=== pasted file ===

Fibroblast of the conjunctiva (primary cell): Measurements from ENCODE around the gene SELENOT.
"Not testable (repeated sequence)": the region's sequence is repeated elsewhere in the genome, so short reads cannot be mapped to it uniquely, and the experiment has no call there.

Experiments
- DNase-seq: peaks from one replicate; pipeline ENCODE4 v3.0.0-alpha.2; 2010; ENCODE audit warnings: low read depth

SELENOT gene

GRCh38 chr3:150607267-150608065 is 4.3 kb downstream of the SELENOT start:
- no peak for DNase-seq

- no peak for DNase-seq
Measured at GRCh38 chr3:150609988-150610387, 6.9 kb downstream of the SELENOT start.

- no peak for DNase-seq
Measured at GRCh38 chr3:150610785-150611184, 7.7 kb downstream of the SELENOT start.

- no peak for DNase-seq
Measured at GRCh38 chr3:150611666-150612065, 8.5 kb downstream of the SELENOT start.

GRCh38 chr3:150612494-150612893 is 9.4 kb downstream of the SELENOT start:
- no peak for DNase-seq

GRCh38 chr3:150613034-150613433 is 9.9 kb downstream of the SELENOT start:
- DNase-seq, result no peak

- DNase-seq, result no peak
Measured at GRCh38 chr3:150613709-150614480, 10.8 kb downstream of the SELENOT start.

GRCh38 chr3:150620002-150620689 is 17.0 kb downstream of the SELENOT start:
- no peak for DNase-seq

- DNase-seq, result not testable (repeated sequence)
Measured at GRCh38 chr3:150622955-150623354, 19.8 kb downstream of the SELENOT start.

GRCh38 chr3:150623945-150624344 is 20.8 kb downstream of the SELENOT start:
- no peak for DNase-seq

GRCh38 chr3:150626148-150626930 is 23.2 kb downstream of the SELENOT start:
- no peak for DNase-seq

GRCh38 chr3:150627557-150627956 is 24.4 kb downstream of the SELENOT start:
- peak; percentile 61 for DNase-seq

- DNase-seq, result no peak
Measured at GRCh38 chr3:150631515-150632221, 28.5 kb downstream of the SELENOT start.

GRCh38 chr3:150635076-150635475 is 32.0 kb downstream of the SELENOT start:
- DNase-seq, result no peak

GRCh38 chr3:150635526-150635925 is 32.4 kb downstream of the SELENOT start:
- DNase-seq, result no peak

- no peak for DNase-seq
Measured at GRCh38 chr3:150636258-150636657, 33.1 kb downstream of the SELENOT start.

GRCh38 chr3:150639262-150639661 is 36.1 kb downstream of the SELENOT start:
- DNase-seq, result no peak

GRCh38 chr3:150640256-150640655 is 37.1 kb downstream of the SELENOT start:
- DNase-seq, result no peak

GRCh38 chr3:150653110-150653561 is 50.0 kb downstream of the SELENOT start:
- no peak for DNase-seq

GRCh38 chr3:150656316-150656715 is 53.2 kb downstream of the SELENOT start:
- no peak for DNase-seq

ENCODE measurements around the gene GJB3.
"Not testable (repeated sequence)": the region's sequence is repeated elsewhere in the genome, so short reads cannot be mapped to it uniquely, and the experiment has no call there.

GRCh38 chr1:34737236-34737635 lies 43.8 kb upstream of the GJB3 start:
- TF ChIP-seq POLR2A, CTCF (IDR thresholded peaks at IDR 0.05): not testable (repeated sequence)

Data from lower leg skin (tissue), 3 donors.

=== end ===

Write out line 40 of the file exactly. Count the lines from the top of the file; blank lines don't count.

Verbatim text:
GRCh38 chr3:150640256-150640655 is 37.1 kb downstream of the SELENOT start: